Aspiring Offensive Coordinator Working on Screen Play


For as long as Geoffrey Harvin can remember, he has wanted to be in the football industry. Playing, coaching, scouting — it didn't matter. He was just hoping for his big break.
Then one day last fall he got an idea for a screen play.
"This is going to be a blockbuster," says Harvin, working on the play at a Starbucks in Santa Monica. "It has play-action, blocking, passing, a significant yardage gain … everything you could want in a screen play. I'm going to make a name for myself with this play. Football ignored me before, but they won't be able to now."
Once Harvin is done with the play, he plans to shop it around to some of the major teams.
"The Steelers, the Patriots, the Colts, Florida, USC — you know, all the major franchises," he said. "I'm an artist first, but I also want to make a living off of my craft and they have the most money to spend. I want this screen play to be seen by people. I want it to have the biggest audience it can so it can change lives, change scores."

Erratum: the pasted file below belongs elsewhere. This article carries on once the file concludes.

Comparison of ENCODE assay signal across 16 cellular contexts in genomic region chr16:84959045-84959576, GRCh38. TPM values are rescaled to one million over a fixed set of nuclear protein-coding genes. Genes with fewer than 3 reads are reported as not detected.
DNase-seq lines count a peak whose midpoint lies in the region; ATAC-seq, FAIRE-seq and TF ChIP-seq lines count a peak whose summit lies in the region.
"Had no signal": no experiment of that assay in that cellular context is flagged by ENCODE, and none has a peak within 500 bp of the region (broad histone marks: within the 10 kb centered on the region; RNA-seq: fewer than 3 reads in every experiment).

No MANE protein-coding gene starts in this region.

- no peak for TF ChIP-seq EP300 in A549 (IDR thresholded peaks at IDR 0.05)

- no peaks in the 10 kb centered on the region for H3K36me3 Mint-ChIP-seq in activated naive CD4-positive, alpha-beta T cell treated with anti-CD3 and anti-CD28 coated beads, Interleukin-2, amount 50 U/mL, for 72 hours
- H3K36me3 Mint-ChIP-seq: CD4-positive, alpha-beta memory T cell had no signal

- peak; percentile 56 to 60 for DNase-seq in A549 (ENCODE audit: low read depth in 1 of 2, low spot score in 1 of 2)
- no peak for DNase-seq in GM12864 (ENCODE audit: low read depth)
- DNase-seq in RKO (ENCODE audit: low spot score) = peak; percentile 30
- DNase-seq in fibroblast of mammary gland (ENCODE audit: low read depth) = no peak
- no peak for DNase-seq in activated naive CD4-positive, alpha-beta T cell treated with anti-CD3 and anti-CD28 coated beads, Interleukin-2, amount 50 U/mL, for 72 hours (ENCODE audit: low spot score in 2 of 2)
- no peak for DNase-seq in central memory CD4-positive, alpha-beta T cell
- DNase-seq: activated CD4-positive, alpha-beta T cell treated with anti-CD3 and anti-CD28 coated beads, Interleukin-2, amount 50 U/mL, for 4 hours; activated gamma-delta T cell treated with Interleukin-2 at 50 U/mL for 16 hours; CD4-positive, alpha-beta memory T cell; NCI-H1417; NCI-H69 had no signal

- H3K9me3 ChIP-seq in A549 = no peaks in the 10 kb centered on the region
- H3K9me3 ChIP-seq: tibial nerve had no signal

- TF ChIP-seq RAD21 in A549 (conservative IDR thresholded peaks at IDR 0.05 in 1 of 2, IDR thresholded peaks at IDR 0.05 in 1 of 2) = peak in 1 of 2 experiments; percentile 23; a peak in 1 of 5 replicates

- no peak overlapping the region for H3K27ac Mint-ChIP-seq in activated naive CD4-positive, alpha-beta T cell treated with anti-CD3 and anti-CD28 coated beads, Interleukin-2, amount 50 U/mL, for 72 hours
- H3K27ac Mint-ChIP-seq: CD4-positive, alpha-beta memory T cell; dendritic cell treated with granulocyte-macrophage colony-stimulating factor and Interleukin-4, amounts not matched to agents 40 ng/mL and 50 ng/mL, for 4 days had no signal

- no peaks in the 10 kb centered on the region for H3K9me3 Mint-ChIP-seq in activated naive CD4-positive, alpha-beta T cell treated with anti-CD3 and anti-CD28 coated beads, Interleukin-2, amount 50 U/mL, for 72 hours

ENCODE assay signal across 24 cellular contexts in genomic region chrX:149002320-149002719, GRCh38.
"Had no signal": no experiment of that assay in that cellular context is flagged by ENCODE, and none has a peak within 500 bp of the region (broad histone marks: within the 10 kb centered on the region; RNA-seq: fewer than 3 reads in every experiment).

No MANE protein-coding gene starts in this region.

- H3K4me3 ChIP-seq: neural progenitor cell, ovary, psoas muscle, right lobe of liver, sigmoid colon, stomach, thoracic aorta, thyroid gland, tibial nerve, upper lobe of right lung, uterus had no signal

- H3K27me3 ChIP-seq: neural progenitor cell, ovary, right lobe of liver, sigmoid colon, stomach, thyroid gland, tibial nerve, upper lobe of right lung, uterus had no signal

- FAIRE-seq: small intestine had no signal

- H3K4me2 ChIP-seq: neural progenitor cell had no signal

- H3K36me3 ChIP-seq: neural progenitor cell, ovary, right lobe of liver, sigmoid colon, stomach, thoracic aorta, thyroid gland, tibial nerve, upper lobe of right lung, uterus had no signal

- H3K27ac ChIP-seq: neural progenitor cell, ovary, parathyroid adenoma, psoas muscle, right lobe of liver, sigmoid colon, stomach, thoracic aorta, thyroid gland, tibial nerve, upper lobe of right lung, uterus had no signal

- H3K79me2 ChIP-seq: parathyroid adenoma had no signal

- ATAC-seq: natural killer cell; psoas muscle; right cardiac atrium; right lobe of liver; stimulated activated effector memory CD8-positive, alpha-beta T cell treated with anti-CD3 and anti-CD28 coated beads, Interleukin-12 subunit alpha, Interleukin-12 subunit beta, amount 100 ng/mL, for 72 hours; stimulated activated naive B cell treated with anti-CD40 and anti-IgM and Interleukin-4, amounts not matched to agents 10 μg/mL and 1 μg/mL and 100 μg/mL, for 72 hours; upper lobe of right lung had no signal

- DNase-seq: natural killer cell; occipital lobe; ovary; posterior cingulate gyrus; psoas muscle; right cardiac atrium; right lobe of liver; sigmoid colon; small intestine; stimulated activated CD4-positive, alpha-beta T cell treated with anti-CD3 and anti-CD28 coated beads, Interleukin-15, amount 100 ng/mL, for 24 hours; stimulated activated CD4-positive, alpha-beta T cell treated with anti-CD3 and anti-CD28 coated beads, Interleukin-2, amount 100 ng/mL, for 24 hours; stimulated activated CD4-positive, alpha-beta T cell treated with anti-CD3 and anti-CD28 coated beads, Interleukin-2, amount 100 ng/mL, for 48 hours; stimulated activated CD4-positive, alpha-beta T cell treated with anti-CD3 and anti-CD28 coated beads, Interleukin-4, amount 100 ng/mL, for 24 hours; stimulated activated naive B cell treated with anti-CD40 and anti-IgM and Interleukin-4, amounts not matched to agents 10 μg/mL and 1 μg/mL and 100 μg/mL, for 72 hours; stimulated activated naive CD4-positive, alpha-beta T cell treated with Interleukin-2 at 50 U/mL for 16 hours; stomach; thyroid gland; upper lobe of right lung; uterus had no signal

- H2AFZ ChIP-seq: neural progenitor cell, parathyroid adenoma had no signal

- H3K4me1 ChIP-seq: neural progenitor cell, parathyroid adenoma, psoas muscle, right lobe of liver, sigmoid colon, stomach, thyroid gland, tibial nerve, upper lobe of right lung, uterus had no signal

But he is also prepared to go to lesser-known organizations if the bigger teams don't bite.
"They're so conservative and mainstream they might not want to take a chance on an up-and-coming offensive coordinator like me. Even though with this screen play, I'll be a sure thing," says Harvin. "So a team looking to put themselves on the map might be the best fit. The Lions or Rams, for example. Or maybe a non-BCS conference team. They may not have as much money to spend, but they also would probably give me more creative freedom."
So far Harvin has spent 11 months on his screen play, working odd jobs as a waiter and bartender at nights to pay his rent. He thinks he can have it finished by January or February.
"I'm still working on a few parts of it," he says. "Do I want there to be trapping? Trapping and pulling? Pulling only? What about a reverse or a double reverse? Should I involve the fullback more? These are all things that a screen play writer must consider. It's a very delicate process."
Harvin's roommate says he has seen the screen play and that it will definitely turn some heads.
"It's a total disaster," says Greg Sanchez. "This guy knows absolutely nothing about football. Nothing. He says his screen play has this big surprise ending that no one has every used before: the guard getting open downfield for a touchdown. Yes. He's right. That's never been done before. It's because it's illegal. Offensive linemen aren't eligible receivers. He's such a clueless, self-important moron."
Harvin disagrees — and says his roommate is just upset because he's several months late on his share of the rent.
"Great art always pushes boundaries and norms," he says. "This screen play will reinvent the game of football."